“These medicals are very callous,” he said, with faint displeasure … “I suppose it’s their training that makes them so, or else death loses the unexpectedness it always has for a layman like myself. It’s just business with them.”
…or the idiocy to declare that a man can’t have been found dead because “He was alright when we saw him an hour ago”, Wendover is seemingly there only to get on my nerves. One fringe benefit of this is that I quite enjoy his frustration at Driffield’s refusal to explain his thoughts, and so I’m quite happy to wait until the end of the book for various elliptical references to be explained, but I’d happily wait without Wendover on the scene. In fact, I’d prefer it.
One element of the book that warrants deeper consideration than I can really give it here is the attitudes taken towards race. As someone who has written about the importance of not bowdlerising unpleasant attitudes out of fiction, I applaud the decision taken by Orion to publish this with all its warts on show, and to an extent this justifies my perspective because some of what’s here is just horrible. Yes, you could argue an air of facetiousness when the mixed-race Ashmun declares that “You white men are so far-seeing when compared to poor ignorant Africans”, or that he’s playing up to his audience when he starts talking about the cannibals in Liberia…but you’d like to be more certain of that, given the provenance of the author who has made this character say these things. We don’t need to pillory Connington for this slightly cloth-eared rendering — I’ve not yet seen him venture a perspective on race, and so the manner he addresses it through Ashmun and the white men who surround him might simply be a way to make characters sympathetic or deplorable depending on their stripes — but a little more caution should have been advised, because some of what’s here made even my era-adapted eyes wince a little. I maintain, however, that being forced to confront it as uncomfortable is infinitely more valuable than simply excising it.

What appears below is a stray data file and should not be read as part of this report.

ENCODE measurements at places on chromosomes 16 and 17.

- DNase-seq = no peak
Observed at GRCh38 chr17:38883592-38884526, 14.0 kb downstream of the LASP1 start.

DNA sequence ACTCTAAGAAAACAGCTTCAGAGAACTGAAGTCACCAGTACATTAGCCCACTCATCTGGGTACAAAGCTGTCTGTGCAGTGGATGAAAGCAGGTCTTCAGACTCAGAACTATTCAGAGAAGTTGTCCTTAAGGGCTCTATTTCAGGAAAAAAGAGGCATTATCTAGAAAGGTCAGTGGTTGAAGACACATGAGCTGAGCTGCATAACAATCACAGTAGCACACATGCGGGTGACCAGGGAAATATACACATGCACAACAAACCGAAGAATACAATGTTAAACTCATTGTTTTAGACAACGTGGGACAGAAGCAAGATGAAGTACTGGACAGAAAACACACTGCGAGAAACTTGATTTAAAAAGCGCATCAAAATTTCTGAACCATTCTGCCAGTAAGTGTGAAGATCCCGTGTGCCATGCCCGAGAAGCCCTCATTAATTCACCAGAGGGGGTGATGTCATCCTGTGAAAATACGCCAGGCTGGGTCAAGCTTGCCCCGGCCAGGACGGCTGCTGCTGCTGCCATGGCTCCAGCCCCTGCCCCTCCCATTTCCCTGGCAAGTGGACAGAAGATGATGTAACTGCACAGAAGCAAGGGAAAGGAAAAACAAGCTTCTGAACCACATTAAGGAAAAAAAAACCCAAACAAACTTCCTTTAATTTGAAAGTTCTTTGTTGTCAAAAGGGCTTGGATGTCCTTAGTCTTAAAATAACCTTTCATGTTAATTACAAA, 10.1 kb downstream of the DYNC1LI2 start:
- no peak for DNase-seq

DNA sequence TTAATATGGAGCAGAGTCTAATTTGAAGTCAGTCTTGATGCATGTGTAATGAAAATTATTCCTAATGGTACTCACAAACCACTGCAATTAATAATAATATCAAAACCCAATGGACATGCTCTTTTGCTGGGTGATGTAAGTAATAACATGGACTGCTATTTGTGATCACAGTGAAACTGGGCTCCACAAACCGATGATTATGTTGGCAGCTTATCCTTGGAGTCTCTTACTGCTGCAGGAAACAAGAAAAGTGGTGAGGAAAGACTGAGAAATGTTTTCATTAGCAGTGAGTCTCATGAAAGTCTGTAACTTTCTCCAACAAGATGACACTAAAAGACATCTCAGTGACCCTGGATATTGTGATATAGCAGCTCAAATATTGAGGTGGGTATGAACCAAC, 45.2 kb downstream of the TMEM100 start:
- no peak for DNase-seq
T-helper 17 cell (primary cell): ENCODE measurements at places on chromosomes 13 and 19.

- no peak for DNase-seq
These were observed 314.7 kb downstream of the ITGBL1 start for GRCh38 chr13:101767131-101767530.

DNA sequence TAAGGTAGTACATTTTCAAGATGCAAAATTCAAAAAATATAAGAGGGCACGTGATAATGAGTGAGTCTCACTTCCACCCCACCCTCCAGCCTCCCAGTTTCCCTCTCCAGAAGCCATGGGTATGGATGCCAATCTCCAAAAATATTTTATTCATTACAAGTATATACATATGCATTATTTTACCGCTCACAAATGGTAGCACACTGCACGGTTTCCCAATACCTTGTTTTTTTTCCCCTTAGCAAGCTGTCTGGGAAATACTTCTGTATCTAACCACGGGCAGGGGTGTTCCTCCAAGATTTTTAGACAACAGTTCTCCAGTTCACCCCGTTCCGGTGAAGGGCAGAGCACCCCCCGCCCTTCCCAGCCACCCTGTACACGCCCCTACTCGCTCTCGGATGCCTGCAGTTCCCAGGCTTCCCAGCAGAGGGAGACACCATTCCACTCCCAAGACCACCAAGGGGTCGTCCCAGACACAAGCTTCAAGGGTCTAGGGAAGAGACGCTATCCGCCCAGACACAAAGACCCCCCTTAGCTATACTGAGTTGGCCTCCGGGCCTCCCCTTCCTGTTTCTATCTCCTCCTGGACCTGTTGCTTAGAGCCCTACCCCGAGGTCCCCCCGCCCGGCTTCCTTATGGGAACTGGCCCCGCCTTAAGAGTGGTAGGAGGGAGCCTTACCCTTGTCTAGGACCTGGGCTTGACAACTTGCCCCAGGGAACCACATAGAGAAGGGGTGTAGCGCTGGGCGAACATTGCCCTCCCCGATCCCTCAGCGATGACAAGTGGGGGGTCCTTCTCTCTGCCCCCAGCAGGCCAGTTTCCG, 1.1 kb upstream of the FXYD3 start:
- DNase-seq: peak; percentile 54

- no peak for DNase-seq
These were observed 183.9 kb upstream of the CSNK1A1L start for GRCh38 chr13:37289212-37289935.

But there’s much more to this book, so let’s end on some happier points. It amuses me that Connington makes himself a character in his own universe by referencing a short story of his that Driffield has read, and Driffield berating others for making guesses and then frankly admitting that he’s guessing at the contents of a map he saw for a fraction of a second (and is of the greatest importance to the plot) is far more amusing than it is vexingly hypocritical (yes, I’d definitely hold this exact same thing against Wendover). And while others will dislike the sudden lurch in tone of the final chapters, I thought they thrummed with genuine menace, and brought home the real personal danger in the midst of the impersonal background of war that Connington finds so enervating. Also, there’s a mistake in the deciphering of the code in chapter 4, which I leave to the reader as an exercise for their own verification.
Ultimately, this book has justified to me buying 18 Connington novels at the start of lockdown — I even bought another one when I’d finished this, because I now think I’ll want to read everything he wrote. I don’t see him ever having my heart like Freeman Wills Crofts does, but Connington improves on John Rhode’s love of obscure scientific principles by marrying them to actual plots where more than just a clever way to stop someone’s heart happens. The added social milieu that creeps in is a real bonus for me, too, and so as entertainments these are pretty hard to beat. Onwards!
Nick @ The Grandest Game in the World: Connington’s masterpiece. There is a wholesale holocaust of which Van Dine would have been proud, but is handled in a superior manner: the murders are all committed by a novel and ingenious application of scientific principles, and the plot is sufficiently complicated to make the murderer not too easy to spot.
TomCat @ Beneath the Stains of Time: Despite this weird, pulpy revelation of the murderer, the plot was excellent and particularly the science behind the murders and borderline impossible events. I especially liked the explanation for the murder of the local drunk, who died of carbon-monoxide poisoning, which turned out to have an ingenious explanation that was tied to one of the bombing raids. Connington should have saved that method for another book instead of burying it in a series of murders.
J.J. Connington on The Invisible Event
Featuring Sir Clinton Driffield:
Featuring Superintendent Ross:
The Eye in the Museum (1929)
Featuring Mark Brandon:
The Four Defences (1940)